14. How the adoption of impression management goals alters impression formation.

    PubMed

    Gibson, Bryan; Poposki, Elizabeth M

    2010-11-01

    Five experiments (N = 390) tested the hypothesis that adopting an impression management goal leads the impression manager to view an interaction partner as having less of the trait he or she is attempting to express. This hypothesis was confirmed for the impression management goals of appearing introverted, extraverted, smart, confident, and happy. Experiment 2 shows that adoption of the impression goal could alter judgments even when participants could not act on the goal. Experiment 3 provides evidence that adopting an impression management goal prompted a comparison mind-set and that this comparison mind-set activation mediated target judgments. Experiment 4 rules out a potential alternative explanation and provides more direct evidence that comparison of the impression manager's self-concept mediates the impression of the target. Experiment 5 eliminates a potential confound and extends the effect to another impression goal. These experiments highlight the dynamic interplay between impression management and impression formation.

  15. Deciphering indented impressions on plastic.

    PubMed

    Brown, Sharon; Klein, Asne; Chaikovsky, Alan

    2003-07-01

    The questioned document laboratory is often called upon to decipher writing that has been erased, obliterated, or that has faded. In cases like these, the original writing is no longer legible to the naked eye, but may be enhanced using various light sources. Certain remnants of the ink's components absorb into the substrate's fibers and can be visualized, usually as luminescence or absorbance. A case is described here that involved the theft of a credit card. An empty plastic credit card holder was found in the possession of a suspect, and as submitted for examination. Indented impressions could be discerned on its clear plastic window and presumably originated from the credit card that had been held in the envelope. These indented impressions were deciphered in the hope that they would reveal enough details from the credit card to establish a connection between the plastic envelope and the stolen credit card. With methods generally utilized in the toolmarks and materials laboratory and the photography laboratory of the Israel Police, most of the indented impressions on the plastic were deciphered and a connection between the plastic envelope and the stolen credit card was demonstrated.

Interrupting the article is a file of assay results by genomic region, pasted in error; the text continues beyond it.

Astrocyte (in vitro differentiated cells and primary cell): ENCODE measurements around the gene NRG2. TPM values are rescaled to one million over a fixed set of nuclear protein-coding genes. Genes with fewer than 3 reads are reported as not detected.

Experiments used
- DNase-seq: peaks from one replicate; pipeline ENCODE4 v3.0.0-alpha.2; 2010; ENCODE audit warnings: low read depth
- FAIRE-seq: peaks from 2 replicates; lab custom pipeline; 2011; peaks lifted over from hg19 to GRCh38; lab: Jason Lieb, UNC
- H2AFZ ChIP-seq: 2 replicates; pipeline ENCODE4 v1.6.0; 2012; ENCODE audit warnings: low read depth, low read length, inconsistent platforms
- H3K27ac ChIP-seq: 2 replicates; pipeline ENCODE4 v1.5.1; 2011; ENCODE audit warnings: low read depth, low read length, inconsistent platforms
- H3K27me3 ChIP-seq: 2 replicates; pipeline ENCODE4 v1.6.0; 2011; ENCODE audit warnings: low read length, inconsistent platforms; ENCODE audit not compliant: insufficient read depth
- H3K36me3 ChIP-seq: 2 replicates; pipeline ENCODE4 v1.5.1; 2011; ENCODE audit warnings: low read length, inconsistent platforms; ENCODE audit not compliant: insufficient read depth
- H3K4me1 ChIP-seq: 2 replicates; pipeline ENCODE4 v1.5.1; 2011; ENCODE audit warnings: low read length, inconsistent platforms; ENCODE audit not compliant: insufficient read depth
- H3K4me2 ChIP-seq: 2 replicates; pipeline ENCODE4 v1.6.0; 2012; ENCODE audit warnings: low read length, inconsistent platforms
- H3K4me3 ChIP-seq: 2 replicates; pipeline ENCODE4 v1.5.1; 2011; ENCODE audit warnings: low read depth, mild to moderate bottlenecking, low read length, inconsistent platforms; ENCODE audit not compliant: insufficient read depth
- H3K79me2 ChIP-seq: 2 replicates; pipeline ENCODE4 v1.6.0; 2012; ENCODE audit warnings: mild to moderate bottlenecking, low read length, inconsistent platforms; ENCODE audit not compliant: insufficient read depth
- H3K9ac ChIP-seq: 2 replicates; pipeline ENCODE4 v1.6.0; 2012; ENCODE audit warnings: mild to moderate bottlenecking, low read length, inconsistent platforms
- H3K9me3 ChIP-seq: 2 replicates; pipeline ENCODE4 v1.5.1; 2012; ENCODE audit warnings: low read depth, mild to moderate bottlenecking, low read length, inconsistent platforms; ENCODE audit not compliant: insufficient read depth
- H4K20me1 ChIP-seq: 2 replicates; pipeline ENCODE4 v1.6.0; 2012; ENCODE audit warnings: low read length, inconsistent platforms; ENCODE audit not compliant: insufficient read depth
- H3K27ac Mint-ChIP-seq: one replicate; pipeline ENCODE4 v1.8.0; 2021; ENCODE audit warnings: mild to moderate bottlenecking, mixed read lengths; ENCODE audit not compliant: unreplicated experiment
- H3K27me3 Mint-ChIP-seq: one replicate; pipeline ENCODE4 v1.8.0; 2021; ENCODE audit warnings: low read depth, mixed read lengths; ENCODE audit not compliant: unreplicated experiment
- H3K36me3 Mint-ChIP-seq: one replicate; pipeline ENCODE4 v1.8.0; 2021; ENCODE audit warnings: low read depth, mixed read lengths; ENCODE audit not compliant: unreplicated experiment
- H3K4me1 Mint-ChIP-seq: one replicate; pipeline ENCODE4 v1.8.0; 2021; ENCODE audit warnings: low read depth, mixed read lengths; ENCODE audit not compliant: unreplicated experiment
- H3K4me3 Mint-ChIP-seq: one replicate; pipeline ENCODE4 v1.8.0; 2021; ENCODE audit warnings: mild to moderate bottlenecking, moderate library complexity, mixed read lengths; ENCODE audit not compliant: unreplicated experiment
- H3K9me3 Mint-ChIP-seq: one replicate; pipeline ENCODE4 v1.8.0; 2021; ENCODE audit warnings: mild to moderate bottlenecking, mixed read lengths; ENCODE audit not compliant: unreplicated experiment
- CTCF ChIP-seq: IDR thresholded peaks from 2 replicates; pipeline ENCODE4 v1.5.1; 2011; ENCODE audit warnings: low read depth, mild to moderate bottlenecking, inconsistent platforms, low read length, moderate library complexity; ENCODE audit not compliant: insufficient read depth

16. Determining the accuracy of stock and custom tray impression/casts.

    PubMed

    Millstein, P; Maya, A; Segura, C

    1998-08-01

    A study was conducted to evaluate the accuracy of casts made from stock tray and custom tray impressions using polysiloxane impression material. The results indicate that all casts distort but that impressions made from custom trays were more accurate and consistent in reproduction than were stock tray impressions.

  17. Method of making hollow elastomeric bodies

    NASA Technical Reports Server (NTRS)

    Broyles, H. F.; Moacanin, J.; Cuddihy, E. F. (Inventor)

    1976-01-01